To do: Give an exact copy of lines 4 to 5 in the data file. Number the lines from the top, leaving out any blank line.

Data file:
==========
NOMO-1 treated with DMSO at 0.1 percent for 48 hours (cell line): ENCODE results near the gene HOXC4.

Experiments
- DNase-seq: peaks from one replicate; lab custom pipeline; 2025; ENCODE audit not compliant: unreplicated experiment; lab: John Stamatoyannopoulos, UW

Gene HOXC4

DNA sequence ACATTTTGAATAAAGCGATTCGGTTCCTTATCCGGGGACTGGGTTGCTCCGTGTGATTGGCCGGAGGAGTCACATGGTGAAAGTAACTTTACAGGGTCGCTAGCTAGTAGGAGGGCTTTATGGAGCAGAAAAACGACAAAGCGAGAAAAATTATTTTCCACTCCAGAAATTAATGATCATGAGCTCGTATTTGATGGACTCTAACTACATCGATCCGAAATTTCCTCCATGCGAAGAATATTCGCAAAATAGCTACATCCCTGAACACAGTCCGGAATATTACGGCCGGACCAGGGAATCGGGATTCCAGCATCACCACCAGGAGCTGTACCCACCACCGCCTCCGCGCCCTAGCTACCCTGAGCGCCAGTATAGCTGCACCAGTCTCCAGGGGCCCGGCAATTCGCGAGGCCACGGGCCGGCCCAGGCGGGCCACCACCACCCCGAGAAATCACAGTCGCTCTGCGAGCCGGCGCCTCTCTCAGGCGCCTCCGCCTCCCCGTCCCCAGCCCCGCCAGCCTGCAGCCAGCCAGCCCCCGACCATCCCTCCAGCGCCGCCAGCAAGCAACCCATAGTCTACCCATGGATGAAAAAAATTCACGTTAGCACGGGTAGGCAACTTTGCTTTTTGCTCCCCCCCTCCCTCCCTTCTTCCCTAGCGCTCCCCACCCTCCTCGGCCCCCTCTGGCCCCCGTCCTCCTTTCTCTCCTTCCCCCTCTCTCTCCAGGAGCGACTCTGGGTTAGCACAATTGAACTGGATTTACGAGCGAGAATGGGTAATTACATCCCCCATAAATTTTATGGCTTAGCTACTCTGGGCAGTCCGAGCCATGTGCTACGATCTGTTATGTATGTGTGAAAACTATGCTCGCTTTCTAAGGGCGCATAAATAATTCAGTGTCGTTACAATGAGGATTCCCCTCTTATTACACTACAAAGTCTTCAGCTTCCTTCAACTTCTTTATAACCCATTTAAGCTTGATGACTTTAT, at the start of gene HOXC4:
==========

Gene HOXC4

DNA sequence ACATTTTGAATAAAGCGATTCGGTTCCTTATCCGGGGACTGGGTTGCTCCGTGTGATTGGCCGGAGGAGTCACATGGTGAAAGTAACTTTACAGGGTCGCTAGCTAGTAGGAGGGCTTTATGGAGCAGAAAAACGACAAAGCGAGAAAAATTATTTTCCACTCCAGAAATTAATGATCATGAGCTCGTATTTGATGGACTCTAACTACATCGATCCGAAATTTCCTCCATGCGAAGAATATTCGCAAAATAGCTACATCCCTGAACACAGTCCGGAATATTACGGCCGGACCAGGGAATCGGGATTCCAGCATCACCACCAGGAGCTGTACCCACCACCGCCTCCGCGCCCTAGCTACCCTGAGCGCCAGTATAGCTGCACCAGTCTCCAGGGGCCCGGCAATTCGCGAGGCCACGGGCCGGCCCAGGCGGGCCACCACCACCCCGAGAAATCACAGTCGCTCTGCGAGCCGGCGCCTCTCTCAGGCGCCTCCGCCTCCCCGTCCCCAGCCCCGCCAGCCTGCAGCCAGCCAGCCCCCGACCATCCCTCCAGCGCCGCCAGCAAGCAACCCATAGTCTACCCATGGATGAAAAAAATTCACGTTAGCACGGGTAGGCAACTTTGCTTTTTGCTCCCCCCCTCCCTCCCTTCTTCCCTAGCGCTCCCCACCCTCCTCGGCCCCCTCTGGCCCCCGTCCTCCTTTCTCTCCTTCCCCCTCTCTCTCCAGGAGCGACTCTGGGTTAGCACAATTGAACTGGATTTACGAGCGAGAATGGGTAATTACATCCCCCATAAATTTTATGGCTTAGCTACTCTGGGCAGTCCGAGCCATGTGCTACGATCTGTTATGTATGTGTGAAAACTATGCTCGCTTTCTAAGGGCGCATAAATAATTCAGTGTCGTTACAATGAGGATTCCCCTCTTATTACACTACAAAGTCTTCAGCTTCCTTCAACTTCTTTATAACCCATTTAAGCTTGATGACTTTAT, at the start of gene HOXC4: